Expression of the stem cell marker CD133 in recurrent glioblastoma and its value for prognosis

Nicola Montano, Francesco Pierconti, Ruggero De Maria Marchiano, Roberto Pallini, Tonia Cenci, Maurizio Martini, Luigi Maria Larocca, Lucia Ricci-Vitiani, Cristiana Mollinari, Mauro Biffoni

Risultato della ricerca: Contributo in rivistaArticolo in rivista

80 Citazioni (Scopus)


BACKGROUND: Experimental data suggest that glioblastoma cells expressing the stem cell marker CD133 play a major role in radiochemoresistance and tumor aggressiveness. To date, however, there is no clinical evidence that the fraction of CD133-positive cells in glioblastoma that recurs after radiochemotherapy may be relevant for prognosis. METHODS: The authors used immunohistochemistry to assess CD133 expression in 37 paired glioblastoma samples, including 1 primary tumor sample and 1 recurrent tumor sample, after patients received adjuvant radiochemotherapy. To assess the actual composition of the CD133-positive glioblastoma cell population, fluorescence-associated cell sorting (FACS) analysis was used to sort CD133-positive/CD45-negative cells that were assayed for tumor-specific chromosomal aberrations using interphase fluorescence in situ hybridization. To rule out endothelial precursor cells, CD133-positive fractions also were assayed with anti-CD34 by FACS. RESULTS: In recurrent glioblastomas, the percentage of CD133-positive cells was increased by 4.6-fold compared with the percentage in primary glioblastomas, although, in some tumors, it increased up to 10-fold and 20-fold. Unexpectedly, the increase in CD133 expression was associated significantly with longer survival after tumor recurrence. An analysis of tumor-specific chromosomal aberrations and in vivo studies revealed that the CD133-positive cell compartment of recurrent glioblastoma was composed of both cancer stem cells and nontumor neural stem cells. The latter cells represented from 20% to 60% of the CD133-positive cell population, and their relative percentage favorably affected the survival of patients with recurrent glioblastoma. Endothelial CD133-positive/CD34-positive precursors did not contribute to the CD133-positive cell population. CONCLUSIONS: The authors hypothesized that, similar to the phenomenon described in glioblastoma models, neural stem/progenitor cells that are recruited by the tumor from surrounding brain may exert an antitumorigenic effect. © 2010 American Cancer Society.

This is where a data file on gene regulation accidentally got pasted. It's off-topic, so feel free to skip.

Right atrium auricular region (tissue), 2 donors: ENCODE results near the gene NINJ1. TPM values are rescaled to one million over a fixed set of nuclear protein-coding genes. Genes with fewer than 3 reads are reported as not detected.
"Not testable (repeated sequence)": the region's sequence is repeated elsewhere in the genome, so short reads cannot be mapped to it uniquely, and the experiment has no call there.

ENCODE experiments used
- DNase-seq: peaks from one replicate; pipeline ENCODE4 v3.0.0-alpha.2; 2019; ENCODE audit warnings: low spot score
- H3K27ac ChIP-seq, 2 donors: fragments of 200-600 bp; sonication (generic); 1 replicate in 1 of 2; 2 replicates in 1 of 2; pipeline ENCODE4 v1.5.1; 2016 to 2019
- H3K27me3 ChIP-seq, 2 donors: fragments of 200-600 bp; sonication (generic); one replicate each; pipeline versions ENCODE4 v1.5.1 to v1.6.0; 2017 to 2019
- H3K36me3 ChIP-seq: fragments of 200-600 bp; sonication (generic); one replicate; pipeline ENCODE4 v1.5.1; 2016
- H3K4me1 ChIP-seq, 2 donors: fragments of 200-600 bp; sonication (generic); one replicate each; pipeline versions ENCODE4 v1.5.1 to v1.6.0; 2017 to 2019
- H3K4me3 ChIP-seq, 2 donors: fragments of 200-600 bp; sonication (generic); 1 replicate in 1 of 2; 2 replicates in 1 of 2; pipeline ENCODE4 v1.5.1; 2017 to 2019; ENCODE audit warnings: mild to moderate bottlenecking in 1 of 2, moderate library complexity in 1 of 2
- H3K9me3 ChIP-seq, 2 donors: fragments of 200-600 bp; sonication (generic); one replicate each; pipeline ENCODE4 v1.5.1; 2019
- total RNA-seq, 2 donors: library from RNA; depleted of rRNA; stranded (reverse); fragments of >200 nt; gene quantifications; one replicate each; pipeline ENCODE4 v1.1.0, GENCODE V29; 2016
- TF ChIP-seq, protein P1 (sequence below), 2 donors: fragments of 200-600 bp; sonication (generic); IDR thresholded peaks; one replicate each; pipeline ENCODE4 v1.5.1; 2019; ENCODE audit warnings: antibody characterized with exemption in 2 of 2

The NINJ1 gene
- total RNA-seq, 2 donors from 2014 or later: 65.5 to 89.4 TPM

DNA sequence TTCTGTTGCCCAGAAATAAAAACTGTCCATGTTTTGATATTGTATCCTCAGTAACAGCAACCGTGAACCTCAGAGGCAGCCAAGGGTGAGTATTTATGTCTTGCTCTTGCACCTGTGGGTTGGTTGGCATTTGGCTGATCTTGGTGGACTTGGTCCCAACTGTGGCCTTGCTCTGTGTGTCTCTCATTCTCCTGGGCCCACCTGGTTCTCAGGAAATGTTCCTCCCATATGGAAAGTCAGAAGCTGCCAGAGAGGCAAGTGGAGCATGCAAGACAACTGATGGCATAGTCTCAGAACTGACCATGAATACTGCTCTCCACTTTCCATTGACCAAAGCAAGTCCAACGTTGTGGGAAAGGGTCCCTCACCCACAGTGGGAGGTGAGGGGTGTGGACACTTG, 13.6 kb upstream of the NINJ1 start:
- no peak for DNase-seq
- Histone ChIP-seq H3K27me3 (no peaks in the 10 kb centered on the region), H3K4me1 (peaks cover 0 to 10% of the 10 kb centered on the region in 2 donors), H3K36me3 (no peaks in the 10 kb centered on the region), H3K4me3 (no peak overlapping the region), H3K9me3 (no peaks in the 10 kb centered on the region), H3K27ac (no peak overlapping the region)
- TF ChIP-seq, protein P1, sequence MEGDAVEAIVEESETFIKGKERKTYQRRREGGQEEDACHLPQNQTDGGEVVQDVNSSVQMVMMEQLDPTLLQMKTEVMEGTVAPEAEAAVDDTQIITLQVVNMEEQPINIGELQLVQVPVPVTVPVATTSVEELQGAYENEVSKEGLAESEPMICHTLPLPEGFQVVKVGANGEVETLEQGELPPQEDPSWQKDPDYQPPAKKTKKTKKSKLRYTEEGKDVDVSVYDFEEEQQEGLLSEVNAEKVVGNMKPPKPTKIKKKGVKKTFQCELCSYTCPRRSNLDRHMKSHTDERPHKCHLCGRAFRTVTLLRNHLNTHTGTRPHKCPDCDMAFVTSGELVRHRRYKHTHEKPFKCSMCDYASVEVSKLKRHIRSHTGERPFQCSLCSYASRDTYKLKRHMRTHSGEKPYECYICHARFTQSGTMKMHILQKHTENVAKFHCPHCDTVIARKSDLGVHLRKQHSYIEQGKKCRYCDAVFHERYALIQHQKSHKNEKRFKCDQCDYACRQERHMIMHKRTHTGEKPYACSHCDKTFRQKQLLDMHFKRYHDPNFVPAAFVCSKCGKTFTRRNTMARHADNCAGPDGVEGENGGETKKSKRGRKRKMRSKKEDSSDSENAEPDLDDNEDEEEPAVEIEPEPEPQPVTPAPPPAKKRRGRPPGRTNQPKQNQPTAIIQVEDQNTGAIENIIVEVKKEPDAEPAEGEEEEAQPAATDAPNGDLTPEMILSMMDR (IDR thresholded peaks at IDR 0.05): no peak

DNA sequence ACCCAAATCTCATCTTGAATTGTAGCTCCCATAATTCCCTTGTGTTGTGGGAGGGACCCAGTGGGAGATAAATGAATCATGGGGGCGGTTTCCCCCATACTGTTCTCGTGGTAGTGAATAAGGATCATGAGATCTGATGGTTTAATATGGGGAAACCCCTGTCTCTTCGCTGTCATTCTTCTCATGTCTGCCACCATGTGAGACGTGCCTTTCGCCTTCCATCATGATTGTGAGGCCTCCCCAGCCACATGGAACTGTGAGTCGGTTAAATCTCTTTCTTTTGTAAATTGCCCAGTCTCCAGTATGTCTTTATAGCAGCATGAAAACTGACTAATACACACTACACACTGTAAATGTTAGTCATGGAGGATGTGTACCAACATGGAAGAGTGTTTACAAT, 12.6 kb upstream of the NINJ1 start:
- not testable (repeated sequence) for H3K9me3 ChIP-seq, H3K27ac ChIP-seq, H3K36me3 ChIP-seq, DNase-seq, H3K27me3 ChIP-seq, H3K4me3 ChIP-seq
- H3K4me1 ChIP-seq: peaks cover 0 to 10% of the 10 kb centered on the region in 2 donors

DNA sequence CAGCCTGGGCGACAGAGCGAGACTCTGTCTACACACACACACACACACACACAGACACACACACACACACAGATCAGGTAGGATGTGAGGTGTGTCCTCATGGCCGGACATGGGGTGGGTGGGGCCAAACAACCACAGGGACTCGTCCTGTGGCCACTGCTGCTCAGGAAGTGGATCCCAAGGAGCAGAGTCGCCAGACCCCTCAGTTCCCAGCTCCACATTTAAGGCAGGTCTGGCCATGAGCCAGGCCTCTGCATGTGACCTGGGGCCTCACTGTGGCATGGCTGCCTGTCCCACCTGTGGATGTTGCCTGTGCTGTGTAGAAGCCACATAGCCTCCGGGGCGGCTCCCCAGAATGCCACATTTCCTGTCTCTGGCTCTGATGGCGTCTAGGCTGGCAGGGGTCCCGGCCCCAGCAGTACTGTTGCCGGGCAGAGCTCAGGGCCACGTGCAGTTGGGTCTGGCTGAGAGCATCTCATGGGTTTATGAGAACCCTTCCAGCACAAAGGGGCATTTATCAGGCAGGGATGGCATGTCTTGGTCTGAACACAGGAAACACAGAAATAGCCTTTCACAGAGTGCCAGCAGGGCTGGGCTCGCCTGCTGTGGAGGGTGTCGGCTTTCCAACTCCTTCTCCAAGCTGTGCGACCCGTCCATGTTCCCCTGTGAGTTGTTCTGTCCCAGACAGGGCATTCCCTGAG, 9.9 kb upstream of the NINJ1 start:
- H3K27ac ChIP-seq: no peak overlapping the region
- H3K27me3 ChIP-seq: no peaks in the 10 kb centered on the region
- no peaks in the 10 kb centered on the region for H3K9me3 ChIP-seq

Lingua originaleEnglish
pagine (da-a)162-174
Numero di pagine13
Stato di pubblicazionePubblicato - 2011


  • AC133 Antigen
  • Adult
  • Aged
  • Antigens, CD
  • Biomarkers, Tumor
  • Brain Neoplasms
  • CD133
  • Cancer Research
  • Female
  • Glioblastoma
  • Glycoproteins
  • Humans
  • Male
  • Middle Aged
  • Neoplastic Stem Cells
  • Neural Stem Cells
  • Oncology
  • Peptides
  • Prognosis
  • Recurrence
  • cancer stem cells
  • glioblastoma
  • tumor recurrence


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